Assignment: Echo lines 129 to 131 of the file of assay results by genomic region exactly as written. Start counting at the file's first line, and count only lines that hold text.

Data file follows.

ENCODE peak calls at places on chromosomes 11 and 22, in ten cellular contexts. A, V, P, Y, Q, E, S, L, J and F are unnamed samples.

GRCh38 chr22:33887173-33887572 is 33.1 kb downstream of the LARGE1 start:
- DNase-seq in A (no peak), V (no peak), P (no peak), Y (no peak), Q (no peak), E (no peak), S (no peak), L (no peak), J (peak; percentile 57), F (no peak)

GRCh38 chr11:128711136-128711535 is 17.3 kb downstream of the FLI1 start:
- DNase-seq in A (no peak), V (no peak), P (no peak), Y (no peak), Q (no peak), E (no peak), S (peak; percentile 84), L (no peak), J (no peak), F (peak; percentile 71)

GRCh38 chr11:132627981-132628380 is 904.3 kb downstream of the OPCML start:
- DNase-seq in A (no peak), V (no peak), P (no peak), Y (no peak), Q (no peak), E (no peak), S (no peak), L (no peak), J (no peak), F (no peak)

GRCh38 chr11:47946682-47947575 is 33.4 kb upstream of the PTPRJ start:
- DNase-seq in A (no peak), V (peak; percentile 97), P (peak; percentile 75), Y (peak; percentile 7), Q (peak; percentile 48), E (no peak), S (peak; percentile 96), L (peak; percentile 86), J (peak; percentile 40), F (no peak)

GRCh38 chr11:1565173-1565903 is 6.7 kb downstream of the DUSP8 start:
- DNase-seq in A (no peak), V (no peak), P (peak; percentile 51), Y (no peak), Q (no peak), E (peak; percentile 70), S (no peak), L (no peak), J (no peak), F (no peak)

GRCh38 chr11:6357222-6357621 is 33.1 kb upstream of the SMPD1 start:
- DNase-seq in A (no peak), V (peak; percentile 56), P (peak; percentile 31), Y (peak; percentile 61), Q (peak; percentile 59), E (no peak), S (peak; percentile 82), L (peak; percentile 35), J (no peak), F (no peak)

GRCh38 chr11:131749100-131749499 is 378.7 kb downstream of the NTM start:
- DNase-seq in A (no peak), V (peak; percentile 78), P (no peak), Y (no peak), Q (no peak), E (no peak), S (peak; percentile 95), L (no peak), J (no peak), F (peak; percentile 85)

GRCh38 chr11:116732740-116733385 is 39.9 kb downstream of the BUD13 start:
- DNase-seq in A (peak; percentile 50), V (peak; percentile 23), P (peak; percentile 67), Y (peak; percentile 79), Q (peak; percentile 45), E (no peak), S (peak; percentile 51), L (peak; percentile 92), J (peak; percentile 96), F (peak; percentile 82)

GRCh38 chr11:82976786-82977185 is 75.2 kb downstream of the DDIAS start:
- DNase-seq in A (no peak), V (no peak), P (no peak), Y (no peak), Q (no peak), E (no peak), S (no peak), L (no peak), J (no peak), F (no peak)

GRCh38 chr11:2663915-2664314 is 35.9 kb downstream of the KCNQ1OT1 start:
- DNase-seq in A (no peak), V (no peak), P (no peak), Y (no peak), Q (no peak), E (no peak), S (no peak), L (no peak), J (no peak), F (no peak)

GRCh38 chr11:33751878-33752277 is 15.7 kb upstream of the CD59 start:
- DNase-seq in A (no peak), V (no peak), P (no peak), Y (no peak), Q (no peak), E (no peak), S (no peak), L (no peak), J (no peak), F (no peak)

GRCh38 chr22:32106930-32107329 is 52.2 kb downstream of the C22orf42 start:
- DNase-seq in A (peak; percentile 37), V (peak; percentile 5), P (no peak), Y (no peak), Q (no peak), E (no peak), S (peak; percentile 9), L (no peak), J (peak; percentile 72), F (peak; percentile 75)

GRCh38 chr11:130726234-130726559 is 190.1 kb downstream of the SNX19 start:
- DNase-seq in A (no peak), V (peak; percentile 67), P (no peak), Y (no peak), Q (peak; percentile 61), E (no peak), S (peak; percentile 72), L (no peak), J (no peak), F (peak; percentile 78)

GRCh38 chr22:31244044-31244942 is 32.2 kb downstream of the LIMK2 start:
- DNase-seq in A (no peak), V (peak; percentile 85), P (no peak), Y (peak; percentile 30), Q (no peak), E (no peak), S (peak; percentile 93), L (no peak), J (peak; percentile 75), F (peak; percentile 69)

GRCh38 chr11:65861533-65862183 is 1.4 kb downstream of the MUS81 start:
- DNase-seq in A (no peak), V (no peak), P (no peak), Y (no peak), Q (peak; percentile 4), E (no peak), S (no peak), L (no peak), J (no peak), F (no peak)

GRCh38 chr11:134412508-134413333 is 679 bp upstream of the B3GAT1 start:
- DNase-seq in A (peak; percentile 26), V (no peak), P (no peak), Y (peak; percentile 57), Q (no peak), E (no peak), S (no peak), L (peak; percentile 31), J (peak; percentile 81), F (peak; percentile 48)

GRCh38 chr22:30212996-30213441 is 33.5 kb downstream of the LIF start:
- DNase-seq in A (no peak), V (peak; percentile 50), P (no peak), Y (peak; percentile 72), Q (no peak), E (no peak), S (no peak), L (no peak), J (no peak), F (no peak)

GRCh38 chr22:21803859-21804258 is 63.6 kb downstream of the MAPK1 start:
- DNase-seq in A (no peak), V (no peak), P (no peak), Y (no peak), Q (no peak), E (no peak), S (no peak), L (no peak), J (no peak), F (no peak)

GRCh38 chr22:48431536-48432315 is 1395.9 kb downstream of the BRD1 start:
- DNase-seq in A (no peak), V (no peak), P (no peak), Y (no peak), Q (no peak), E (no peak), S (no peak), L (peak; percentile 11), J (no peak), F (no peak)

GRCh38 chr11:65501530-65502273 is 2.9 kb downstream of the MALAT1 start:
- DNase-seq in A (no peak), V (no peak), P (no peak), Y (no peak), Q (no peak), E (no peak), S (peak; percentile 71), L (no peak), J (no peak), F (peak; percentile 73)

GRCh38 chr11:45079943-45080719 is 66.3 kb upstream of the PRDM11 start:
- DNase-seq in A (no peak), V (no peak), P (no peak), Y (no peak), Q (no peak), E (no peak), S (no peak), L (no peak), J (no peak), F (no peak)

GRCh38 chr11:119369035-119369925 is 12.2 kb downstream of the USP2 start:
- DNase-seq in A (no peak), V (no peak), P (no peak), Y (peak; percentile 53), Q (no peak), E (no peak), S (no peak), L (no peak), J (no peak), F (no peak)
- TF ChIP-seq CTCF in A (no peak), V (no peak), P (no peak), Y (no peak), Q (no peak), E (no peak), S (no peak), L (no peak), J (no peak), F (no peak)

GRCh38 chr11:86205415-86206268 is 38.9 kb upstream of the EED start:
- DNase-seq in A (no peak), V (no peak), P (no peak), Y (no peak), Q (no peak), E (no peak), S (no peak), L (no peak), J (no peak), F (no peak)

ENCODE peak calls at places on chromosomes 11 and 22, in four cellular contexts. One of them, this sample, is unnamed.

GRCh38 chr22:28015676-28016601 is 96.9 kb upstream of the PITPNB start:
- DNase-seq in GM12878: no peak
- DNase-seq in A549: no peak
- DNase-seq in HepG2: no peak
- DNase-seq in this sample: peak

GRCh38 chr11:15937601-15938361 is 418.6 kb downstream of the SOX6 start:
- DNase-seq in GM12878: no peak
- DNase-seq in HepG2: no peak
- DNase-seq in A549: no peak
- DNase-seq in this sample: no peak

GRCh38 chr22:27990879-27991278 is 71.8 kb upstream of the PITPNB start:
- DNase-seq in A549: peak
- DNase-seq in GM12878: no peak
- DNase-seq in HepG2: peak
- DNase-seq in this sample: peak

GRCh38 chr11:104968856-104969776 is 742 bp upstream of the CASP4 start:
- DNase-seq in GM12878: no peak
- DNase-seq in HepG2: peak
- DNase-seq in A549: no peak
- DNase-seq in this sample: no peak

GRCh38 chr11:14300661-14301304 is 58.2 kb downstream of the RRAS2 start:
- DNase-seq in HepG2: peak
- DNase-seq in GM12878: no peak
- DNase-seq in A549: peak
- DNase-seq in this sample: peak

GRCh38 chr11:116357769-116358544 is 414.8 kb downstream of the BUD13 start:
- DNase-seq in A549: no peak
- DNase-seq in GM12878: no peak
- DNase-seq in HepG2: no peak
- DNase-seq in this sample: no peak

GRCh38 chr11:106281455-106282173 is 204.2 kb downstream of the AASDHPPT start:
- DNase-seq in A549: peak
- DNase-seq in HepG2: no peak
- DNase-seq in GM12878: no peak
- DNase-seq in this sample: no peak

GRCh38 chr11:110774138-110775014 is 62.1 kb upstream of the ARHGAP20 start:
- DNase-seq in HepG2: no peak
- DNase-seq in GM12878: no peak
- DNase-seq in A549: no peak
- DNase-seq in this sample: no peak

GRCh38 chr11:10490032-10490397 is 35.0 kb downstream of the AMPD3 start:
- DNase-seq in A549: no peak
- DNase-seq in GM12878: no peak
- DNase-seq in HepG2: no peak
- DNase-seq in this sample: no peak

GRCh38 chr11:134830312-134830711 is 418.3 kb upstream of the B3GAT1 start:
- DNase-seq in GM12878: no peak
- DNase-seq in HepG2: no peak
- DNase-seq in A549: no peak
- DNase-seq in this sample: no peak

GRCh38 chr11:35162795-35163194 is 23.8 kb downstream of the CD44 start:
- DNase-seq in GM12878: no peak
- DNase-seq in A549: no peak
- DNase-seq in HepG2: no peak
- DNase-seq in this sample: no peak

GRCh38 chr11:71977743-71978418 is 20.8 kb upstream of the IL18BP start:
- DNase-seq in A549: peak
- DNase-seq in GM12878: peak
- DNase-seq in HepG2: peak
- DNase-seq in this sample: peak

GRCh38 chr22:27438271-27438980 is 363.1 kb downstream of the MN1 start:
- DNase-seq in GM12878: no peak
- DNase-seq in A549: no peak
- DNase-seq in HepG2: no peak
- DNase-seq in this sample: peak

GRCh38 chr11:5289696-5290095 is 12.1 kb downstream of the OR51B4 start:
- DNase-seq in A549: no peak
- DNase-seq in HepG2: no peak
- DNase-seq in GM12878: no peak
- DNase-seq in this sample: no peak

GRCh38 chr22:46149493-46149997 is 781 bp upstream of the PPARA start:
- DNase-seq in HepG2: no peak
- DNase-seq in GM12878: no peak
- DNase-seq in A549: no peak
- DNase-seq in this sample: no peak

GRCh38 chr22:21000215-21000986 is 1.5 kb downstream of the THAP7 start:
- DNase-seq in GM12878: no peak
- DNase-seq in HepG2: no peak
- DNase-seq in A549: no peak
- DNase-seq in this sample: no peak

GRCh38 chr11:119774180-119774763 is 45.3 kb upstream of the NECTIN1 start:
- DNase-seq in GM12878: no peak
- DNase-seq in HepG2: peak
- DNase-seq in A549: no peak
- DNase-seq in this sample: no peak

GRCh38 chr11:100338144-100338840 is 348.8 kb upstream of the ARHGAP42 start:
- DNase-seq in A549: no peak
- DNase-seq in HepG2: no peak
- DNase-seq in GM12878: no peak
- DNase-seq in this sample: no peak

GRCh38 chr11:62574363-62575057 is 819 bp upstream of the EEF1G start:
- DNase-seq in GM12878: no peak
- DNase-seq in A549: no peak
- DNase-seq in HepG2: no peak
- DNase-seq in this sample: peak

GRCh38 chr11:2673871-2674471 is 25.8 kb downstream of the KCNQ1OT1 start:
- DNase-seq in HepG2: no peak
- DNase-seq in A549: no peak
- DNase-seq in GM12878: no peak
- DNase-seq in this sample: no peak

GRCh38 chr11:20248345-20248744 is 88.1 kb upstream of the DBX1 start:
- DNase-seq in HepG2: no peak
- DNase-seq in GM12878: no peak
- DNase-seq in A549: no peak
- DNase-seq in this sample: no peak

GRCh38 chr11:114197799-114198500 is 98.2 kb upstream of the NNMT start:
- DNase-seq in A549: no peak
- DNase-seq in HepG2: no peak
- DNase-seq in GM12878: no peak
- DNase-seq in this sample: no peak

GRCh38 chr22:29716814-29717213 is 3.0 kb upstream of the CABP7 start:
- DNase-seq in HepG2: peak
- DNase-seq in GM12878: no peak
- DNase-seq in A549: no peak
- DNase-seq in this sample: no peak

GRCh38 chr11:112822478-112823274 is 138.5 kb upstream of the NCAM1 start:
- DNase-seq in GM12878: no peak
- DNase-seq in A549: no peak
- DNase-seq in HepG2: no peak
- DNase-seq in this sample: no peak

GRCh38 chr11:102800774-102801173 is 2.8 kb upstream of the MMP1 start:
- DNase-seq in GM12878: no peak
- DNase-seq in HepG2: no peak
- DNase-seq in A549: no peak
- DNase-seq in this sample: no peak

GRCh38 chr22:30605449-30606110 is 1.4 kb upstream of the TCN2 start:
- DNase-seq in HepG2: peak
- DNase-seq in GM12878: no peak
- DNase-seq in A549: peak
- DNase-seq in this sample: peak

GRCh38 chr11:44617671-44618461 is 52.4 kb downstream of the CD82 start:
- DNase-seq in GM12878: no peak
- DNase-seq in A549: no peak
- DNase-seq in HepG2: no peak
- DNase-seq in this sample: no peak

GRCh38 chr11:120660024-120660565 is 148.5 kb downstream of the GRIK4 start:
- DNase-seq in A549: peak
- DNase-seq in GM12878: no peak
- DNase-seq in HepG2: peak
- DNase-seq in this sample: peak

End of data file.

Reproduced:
- DNase-seq in this sample: no peak

GRCh38 chr11:119774180-119774763 is 45.3 kb upstream of the NECTIN1 start:
- DNase-seq in GM12878: no peak